I also have the R6 throttle tube coming today or Monday which will reduce the amount of twist needed during the blip


Sent from my iPhone using Tapatalk

Have you already used the levers? What did you think of them? What kind did you get?

Thanks!
 

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I got these eBay levers and they helped a lot for brake feel. Better leverage on the specific adjustment. But if you also want better braking then get some SS lines ($65 from yamaha R3 racing), Vesrah sintered pads ($60) and Moutl RBF 600 brake fluid ($20). I wear medium Alpinestars gloves. The shorties are not flimsy at all like the Ride It brand. I have Ride It on my Honda Grom and they're cheap levers. These are snug and feel just as nice as the ASV I had on my Ducatu Hypermotard 1100.

http://www.ebay.com/itm/261976623564?_trksid=p2057872.m2749.l2649&ssPageName=STRK%3AMEBIDX%3AIT
 

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Have you already used the levers? What did you think of them? What kind did you get?

Thanks!
I didn't want to chance the cheaper Chinese brands since some people report a less than perfect fit. I went through Jesse (YamahaR3Racing) and love them. My favorite part is that these brought the friction zone way in... No more having to open my left hand way open before having the clutch grab. The bike controls are much more comfortable now and my left hand no longer fatigues on longer rides like it did with the factory levers.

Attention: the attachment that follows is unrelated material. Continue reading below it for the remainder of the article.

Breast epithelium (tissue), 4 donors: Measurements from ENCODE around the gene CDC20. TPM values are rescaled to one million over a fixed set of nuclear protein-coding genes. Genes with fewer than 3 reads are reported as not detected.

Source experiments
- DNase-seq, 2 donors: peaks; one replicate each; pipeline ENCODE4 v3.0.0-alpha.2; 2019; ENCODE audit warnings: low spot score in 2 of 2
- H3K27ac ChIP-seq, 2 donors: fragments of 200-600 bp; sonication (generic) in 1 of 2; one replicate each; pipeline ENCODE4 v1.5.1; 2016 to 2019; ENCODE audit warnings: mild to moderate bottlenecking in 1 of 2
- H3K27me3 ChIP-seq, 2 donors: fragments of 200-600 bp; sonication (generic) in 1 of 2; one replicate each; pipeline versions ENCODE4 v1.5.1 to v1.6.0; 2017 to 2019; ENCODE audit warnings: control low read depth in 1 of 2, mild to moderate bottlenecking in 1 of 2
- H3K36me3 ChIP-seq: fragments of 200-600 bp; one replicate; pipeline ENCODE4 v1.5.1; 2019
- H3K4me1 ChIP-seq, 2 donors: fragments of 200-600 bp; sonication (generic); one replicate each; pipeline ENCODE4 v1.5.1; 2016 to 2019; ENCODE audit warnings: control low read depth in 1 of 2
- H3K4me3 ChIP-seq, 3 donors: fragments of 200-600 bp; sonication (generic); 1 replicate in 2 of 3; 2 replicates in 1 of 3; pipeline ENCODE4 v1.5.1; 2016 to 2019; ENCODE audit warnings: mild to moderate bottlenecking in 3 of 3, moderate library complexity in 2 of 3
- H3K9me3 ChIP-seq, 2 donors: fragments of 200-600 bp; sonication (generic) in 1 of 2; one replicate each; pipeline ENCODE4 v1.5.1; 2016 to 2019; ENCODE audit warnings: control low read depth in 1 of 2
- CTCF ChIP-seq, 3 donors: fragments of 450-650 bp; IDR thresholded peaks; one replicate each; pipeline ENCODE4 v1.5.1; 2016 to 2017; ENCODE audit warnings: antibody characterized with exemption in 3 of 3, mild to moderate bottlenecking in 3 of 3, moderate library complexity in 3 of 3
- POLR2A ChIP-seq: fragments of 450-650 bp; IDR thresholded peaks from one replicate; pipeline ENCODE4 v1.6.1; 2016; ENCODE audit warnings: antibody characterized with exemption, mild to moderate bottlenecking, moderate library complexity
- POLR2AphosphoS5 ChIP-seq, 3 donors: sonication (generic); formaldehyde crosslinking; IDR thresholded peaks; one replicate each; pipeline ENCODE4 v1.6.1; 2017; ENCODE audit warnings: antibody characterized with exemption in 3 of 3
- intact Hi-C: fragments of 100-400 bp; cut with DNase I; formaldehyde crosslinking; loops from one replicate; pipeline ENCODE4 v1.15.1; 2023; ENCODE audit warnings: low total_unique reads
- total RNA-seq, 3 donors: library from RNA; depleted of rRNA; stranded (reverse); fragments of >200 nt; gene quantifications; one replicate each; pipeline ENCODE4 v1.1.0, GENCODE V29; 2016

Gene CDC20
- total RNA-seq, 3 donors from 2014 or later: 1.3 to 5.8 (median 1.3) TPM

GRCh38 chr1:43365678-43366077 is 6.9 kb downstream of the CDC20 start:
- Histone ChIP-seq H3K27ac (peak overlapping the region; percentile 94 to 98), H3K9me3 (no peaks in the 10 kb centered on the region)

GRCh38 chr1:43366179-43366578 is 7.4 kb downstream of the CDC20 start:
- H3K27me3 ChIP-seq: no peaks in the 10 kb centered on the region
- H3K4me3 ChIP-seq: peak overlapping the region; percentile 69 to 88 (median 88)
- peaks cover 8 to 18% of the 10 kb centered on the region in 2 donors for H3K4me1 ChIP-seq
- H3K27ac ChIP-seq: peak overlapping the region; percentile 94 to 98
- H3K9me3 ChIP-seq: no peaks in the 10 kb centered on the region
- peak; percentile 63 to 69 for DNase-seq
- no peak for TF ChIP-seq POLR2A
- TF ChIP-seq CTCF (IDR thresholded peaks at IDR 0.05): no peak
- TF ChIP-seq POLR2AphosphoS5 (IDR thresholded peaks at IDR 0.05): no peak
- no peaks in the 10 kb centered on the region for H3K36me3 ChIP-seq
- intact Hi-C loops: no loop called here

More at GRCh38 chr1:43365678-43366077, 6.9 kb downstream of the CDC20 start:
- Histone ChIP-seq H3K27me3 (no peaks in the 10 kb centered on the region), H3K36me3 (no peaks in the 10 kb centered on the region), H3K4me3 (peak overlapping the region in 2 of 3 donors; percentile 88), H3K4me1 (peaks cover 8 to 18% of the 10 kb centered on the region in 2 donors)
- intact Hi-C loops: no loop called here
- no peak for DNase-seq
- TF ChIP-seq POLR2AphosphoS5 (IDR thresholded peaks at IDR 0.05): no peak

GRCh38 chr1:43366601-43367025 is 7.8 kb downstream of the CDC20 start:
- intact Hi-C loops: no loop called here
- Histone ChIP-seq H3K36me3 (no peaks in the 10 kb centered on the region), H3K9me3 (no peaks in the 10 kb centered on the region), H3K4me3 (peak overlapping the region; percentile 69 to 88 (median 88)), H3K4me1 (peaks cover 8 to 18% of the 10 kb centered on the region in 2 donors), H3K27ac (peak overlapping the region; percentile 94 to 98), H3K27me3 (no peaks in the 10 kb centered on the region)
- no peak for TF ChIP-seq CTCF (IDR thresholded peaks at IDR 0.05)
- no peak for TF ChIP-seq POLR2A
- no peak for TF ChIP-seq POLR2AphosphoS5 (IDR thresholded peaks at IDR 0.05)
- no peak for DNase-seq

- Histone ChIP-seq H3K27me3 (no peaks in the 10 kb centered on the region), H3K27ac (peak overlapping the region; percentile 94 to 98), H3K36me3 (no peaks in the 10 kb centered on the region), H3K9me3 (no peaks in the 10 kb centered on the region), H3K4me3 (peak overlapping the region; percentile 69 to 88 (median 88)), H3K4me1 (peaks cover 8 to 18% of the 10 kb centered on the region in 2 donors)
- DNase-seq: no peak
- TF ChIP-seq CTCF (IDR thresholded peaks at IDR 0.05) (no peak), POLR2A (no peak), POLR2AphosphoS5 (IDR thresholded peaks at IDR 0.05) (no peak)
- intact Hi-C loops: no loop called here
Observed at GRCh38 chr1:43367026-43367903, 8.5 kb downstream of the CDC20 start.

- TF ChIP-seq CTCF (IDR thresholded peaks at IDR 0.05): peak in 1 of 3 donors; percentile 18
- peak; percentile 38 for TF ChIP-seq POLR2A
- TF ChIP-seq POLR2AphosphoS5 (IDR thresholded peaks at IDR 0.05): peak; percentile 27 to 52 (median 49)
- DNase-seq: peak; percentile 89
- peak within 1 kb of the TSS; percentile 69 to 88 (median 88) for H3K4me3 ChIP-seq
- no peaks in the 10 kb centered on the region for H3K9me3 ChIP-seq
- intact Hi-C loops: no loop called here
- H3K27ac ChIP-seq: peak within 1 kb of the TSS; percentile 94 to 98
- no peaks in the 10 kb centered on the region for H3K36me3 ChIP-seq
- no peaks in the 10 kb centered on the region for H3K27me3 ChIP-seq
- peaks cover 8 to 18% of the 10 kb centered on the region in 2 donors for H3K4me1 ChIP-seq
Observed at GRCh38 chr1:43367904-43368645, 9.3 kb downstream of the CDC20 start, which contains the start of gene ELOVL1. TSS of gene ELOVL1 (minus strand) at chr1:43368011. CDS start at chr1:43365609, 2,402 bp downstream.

These things scream quality and they're American made. Always buy American made if you can!!!

 

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Discussion Starter · #7 ·
It sounds like the after market levers make a big difference for the medium handed.

Do any of you guys have a preference in technique?
 

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I hold the throttle with my middle and ring finger and blip with my thumb. Not really sure how else to do it hah.

I have Spears racing fully adjustable levers. I have about a 5in. vector reach between brake lever and thumb on the throttle.

Heel n Toe'ing in my car is the only reason why I was able to perform the equivalent on a motorcycle lol. It's actually impressive considering you're using every control on the bike. **brownie points for everyone** :D